Thursday, May 16, 2013

Beer Snob, I Am (Not?)

Who considers themselves a snob? Perhaps the better question is: Who is willing to admit it they are a "snob" AND actually understands what that word is associated with?

Anyone? OK, I will start the trend.

I am a snob. I am a "beer snob" to be exact. However...

I did not ask for this title, nor do I want it!

It has become increasingly apparent that I am being labeled a "beer snob” unfairly. Not only am I being labeled as such to my face, but indirectly and even behind my back! Please allow me to clarify what I am, what I am not, and why I have such a hatred towards this word.

I am NOT a beer snob. I’d much rather be labeled as a beer “geek,” “expert,” “enthusiast,” “anthropologist,” "nerd," or “aficionado” (Personally, I prefer “geek” or "nerd"). I may live by the notion of “Life Is Too Short for Bad Beer,” however that doesn't mean that I am a so-called “snob.” I will make an effort to bring some beers to whatever event I may attend, if at all possible, AND ONLY if it is appropriate. When I do take my own beers to an event or gathering, it is only with the full intention of sharing. I'll educating only those individuals that are willing to learn and ask me questions. But, only if they are willing to learn. If not, that's perfectly fine too. It's just beer.

I am not above anything or anyone to refuse a beer at a party, knowing all too well that it is most likely going to be a rendition of the same American Light Lager that everyone insults. So what? I do not usually prefer this style, but I’ll drink it. Is it a hot day and I'm outside with some friends or family? Bring on the BudMillerCoors (I'll even proudly admit: I love Pabst Blue Ribbon on a hot summer day).

If I’m having a good time at a party, who am I to refuse an offering as a guest?  Last time I checked, my parents raised me to have manners; being a Cicerone® doesn't give me the right to be rude. It's just beer and beer is supposed to be fun.

Beer "snobbery" has its place, although I prefer to call it "classiness." Thanksgiving or other holiday dinners, formal parties, and special occasions are obvious examples. Organized judging competitions also come to mind. When I am experiencing a beer for the first time, I will look at it in a different light than most. After that, I’m back to enjoying my beer for what it is: Beer.

I’m not a beer judge all the time; I do not have to treat each sip as if a gold medal depends on it. Appropriate glassware, correct temperature, proper lighting, and soothing ambiance: appropriate for competition, not necessarily needed for everyday enjoyment (although, I tend to use appropriate glassware, for visual and personal preference). Even though it may look like I am evaluating each and every sip, I can assure you I am not. That is simply how I enjoy my beer. Period.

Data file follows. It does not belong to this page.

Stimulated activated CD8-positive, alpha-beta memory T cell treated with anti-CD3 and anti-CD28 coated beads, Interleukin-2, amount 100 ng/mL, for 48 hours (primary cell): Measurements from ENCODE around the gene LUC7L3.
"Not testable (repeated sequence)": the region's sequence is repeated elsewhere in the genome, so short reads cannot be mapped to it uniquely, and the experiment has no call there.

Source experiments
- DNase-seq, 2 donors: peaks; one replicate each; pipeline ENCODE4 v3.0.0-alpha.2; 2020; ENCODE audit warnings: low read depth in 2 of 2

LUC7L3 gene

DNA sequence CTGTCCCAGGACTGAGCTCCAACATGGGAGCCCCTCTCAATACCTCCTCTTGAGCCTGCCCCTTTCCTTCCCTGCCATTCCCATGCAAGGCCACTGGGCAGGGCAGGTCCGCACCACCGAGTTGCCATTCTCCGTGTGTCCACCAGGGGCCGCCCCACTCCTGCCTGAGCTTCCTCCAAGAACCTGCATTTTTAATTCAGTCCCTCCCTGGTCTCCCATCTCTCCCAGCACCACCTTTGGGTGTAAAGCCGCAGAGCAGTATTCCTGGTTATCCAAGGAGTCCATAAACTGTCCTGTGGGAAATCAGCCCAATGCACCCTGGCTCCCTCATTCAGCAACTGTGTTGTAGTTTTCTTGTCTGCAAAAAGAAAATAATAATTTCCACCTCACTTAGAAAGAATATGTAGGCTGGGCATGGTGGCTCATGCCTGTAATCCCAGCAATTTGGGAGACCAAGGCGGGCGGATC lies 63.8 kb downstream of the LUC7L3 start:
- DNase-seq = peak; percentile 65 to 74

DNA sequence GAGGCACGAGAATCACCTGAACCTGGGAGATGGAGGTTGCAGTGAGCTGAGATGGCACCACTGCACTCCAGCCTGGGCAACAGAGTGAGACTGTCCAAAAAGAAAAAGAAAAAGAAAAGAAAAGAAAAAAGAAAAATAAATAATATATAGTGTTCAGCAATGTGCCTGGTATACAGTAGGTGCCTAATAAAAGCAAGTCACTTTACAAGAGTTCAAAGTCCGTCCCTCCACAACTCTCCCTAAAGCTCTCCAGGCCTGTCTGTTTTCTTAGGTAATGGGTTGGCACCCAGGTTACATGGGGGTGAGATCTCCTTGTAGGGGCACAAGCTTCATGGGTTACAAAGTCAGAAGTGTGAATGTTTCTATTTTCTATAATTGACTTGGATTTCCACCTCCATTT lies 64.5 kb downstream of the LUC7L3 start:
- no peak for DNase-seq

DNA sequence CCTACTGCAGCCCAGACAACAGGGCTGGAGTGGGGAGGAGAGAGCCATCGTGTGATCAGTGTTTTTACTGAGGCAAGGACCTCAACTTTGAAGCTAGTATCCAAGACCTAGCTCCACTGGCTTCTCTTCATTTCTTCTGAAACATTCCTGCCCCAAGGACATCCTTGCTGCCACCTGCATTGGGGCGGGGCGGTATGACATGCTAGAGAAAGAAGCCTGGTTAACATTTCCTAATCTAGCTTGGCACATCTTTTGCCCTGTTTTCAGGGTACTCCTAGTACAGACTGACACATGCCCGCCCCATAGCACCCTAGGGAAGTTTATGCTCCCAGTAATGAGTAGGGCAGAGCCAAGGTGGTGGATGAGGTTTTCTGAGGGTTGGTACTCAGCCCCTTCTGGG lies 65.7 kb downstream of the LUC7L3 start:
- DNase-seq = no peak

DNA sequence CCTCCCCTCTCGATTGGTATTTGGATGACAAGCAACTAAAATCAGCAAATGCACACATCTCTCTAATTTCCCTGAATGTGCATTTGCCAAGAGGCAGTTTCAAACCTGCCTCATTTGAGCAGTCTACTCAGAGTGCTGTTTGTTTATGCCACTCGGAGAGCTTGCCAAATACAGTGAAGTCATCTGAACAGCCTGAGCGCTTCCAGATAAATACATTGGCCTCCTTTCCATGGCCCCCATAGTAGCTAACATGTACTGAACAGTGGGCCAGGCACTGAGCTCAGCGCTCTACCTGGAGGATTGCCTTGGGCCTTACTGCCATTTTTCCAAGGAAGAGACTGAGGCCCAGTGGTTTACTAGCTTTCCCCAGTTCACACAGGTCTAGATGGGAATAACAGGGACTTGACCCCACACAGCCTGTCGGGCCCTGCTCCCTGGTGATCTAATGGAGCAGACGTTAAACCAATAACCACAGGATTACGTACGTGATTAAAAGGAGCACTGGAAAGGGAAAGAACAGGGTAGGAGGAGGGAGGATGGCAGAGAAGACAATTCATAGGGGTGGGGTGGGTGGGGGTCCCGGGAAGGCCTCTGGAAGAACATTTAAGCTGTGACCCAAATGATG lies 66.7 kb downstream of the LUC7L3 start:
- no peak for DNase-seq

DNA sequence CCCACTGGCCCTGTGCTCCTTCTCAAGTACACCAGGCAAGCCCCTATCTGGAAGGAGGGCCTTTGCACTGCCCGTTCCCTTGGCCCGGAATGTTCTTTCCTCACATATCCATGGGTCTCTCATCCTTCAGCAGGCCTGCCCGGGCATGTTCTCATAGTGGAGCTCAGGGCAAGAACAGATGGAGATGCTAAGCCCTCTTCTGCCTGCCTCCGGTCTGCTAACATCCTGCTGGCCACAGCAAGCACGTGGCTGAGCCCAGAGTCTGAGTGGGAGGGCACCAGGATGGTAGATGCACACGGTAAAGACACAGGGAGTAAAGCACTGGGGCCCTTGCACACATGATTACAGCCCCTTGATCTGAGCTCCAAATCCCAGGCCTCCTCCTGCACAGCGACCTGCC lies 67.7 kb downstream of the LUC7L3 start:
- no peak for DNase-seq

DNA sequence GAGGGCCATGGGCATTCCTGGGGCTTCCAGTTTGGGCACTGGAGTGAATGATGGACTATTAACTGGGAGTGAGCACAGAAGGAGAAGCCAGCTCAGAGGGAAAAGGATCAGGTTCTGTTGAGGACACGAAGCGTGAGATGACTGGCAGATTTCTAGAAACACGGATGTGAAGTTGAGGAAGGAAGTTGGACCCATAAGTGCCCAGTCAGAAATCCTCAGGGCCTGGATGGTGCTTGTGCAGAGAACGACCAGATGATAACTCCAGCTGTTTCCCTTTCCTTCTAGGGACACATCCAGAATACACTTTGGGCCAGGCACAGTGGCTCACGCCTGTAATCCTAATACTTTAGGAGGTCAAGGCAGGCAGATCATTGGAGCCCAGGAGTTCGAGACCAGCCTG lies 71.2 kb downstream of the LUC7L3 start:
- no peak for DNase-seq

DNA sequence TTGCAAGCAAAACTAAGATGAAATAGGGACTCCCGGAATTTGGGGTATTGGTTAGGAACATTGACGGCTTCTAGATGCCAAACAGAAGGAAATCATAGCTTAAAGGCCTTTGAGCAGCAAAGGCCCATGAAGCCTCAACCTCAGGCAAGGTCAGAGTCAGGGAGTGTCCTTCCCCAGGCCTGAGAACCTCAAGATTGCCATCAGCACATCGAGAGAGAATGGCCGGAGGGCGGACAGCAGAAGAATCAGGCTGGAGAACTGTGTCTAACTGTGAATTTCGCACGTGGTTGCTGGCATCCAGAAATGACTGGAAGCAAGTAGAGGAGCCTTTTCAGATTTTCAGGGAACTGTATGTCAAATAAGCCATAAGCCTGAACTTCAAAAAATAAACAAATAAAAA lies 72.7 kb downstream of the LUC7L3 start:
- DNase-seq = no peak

I have been known to show-off my knowledge from time to time. I need to work on that. My apologies. I merely enjoy talking about something I am so passionate about. The “pinkies-up” mentality will show itself from time to time, but it is usually only when it appropriate. A beer and cheese pairing event: Pinkies-up. Cigar and beer pairing event: Pinkies-up. I enjoy those types of classy things, too. Forgive me?

“I judge, sure. We ALL judge. We judge the way other people drive, the clothes they wear, their politics and the beers they drink. My judging doesn't make me a snob, but the WAY I judge certainly could be. And people judge me all the time (you’re doing it right now aren't you!). It’s human nature. I don’t feel the need to try and quell it. How about we celebrate our humanness! We judge. We’re flawed. We’re generally fun to drink beer with.”

Greg Koch, Stone Brewing Co. CEO and Co-Founder
(From, comments)

In case you can't tell by now, I do not like the word "snob."

Sometimes you just want to relax with a beer, perhaps with good company in a friendly bar, brewpub, or tasting room. Nothing fancy or prestige will feel comfortable if you only want a well-crafted, flavorful beer. Doing what the brewer intended all along: enjoying his/her creation, not fighting over it and certainly not labeling people for not drinking it.

So, let us rise our glass of golden or amber, or pale, or light, or dark, or black, or cider for that matter and take a sip. It demands to be appreciated and enjoyed to the fullest however you see fit. Be it on a hot day drinking that light lager straight from the can, or a cold winter night with a snifter of barleywine. In either situation it is still a wonderful drink, isn't it?

I thought so.


-Gilbert "Charlie" Perez, Certified Cicerone®